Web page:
Theravada Buddhism is the dominant religion. The Buddhist clergy (Sangha), consists of two main schools: Mahanikaya and Dhammayuttika. The former is older and more prevalent within the monastic community than the latter, which grew out of a 19th-century reform movement led by King Mongkut (Rama IV). Both groups are governed by the same ecclesiastical hierarchy.

    Islam is the dominant religion in four of the five southernmost provinces, which border Malaysia. The majority of Muslims are ethnic Malay, but the Muslim population also includes descendants of immigrants from South Asia, China, Cambodia, and Indonesia. The RAD reported that there are 3,610 registered mosques in 66 provinces, of which 2,312 are located in the five southernmost provinces. According to the RAD, 99 percent of these mosques are associated with the Sunni branch of Islam. Shi'a mosques make up the remaining 1 percent.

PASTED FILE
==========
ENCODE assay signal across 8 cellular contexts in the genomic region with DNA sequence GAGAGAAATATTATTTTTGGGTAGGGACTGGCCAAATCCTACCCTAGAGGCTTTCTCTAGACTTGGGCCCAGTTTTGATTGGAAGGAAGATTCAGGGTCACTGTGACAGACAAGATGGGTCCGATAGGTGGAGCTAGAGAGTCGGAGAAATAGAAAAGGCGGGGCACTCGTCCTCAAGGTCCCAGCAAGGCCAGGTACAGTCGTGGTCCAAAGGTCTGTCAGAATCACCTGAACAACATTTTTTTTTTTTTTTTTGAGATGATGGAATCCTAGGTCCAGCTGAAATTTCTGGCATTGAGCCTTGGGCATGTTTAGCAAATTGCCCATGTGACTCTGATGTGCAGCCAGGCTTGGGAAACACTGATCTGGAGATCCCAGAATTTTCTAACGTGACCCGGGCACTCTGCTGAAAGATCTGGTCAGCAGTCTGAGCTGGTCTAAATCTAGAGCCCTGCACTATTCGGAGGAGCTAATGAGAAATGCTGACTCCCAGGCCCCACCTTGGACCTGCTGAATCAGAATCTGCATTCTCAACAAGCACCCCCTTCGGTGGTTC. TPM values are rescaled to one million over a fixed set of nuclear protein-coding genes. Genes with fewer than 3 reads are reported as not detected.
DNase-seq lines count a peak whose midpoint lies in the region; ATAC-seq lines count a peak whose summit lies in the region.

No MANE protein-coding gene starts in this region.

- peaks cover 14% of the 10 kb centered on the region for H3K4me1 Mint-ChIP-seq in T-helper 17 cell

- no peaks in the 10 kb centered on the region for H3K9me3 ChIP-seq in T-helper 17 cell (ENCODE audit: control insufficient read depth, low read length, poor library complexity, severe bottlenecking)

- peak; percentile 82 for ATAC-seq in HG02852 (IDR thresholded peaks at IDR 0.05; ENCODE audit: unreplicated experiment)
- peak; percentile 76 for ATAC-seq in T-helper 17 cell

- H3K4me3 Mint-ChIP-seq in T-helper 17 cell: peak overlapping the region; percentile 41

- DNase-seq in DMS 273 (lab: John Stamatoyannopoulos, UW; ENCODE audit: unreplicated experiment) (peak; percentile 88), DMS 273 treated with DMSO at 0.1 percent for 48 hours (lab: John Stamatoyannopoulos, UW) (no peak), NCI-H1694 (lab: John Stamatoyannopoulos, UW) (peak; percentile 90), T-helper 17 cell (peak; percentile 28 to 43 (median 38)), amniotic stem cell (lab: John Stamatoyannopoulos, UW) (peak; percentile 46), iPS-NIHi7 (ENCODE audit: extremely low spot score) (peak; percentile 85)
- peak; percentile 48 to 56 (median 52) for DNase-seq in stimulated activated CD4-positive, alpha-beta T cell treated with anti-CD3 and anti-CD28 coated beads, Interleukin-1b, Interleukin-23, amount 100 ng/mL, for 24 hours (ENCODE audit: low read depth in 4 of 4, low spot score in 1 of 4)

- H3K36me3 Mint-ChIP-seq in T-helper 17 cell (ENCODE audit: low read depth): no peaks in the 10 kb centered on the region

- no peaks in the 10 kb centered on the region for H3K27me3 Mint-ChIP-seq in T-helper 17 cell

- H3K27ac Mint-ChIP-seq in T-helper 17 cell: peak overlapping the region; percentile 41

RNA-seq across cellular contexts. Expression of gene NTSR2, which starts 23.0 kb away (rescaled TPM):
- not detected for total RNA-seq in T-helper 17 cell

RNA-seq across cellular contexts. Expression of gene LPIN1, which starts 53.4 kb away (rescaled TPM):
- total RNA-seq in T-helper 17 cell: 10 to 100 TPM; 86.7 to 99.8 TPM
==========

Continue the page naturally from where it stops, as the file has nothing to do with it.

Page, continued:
According to RAD statistics, there are an estimated 360,836 Christians in the country, constituting 0.5 percent of the population. While there are a number of denominations, the Government recognizes five Christian umbrella organizations: the Catholic Mission of Bangkok (Roman Catholic), the Church of Christ in Thailand (Protestant), the Evangelical Fellowship of Thailand (Protestant), Saha Christchak (Baptist), and the Seventh-day Adventists. The oldest of these groupings, the Church of Christ in Thailand (CCT), was formed in 1934 and has 500 registered churches. The Catholic Mission of Bangkok presently has 250 to 300 registered churches. The Evangelical Foundation of Thailand has 750 registered churches but approximately the same number of followers as the CCT.